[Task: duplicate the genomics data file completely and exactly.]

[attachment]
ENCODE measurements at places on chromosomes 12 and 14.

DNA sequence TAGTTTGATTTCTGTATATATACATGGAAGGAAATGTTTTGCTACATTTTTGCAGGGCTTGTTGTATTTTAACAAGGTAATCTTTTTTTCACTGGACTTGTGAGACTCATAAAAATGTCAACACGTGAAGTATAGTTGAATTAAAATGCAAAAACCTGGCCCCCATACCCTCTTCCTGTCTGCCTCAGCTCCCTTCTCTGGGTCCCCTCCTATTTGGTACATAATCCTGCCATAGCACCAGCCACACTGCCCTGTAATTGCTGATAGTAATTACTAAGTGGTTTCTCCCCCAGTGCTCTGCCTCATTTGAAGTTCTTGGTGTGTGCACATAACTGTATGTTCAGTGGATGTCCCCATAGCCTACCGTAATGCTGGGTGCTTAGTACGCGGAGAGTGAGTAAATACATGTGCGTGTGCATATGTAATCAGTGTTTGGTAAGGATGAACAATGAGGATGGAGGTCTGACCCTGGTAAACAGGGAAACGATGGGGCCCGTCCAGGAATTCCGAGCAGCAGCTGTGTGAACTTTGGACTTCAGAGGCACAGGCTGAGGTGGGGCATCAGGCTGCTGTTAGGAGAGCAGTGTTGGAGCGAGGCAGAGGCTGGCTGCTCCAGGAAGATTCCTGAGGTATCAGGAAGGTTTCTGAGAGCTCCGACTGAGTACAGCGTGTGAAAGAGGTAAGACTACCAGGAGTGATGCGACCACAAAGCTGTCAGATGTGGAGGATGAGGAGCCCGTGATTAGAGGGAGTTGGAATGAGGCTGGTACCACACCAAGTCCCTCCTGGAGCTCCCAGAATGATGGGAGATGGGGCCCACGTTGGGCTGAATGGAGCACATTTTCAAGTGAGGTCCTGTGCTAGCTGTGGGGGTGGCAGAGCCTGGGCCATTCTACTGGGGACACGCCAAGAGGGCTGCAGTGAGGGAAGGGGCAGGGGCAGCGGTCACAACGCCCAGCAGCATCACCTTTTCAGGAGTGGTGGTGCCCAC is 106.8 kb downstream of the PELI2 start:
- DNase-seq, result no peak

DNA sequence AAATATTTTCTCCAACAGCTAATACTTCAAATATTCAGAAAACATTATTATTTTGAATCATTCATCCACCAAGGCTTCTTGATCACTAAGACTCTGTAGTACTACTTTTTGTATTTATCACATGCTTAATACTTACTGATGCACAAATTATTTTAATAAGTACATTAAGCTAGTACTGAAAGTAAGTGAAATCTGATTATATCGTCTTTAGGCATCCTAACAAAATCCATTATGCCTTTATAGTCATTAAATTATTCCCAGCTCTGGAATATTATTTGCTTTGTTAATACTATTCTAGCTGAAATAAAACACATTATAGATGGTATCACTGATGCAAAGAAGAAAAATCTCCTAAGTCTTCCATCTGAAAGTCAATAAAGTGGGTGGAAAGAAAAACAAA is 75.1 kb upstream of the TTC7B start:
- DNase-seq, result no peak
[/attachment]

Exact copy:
ENCODE measurements at places on chromosomes 12 and 14.

DNA sequence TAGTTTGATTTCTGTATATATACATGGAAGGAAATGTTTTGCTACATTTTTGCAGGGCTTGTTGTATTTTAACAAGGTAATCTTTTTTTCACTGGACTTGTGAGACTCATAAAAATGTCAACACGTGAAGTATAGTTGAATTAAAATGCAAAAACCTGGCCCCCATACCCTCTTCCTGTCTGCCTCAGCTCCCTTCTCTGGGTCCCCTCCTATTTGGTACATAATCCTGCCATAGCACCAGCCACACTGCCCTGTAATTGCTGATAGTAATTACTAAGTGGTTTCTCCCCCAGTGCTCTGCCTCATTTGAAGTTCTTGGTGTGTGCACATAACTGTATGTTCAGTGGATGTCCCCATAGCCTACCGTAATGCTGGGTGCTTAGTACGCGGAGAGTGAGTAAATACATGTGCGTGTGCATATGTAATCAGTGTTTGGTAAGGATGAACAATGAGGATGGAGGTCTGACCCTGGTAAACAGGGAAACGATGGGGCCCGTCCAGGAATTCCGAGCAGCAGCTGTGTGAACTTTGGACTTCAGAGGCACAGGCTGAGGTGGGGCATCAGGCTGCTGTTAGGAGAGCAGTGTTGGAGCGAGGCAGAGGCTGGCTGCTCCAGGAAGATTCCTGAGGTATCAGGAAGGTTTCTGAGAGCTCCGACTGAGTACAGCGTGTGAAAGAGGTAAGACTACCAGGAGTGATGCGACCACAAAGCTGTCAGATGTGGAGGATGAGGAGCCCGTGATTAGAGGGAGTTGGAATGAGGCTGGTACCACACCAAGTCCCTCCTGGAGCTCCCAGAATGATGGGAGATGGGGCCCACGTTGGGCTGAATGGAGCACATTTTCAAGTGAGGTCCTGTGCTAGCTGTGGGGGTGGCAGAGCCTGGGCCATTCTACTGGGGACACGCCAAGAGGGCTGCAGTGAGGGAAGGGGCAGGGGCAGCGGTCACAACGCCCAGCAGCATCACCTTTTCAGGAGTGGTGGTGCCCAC is 106.8 kb downstream of the PELI2 start:
- DNase-seq, result no peak

DNA sequence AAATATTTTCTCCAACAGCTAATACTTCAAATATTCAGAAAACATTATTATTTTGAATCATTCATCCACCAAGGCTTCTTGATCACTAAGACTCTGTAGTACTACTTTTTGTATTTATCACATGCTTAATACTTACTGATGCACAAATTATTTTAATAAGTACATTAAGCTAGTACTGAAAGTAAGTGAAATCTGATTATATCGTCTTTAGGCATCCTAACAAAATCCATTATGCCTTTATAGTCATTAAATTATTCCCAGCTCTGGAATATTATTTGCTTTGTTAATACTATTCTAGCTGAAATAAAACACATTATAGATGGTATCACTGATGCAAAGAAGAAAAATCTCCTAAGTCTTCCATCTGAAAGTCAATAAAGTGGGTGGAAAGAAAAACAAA is 75.1 kb upstream of the TTC7B start:
- DNase-seq, result no peak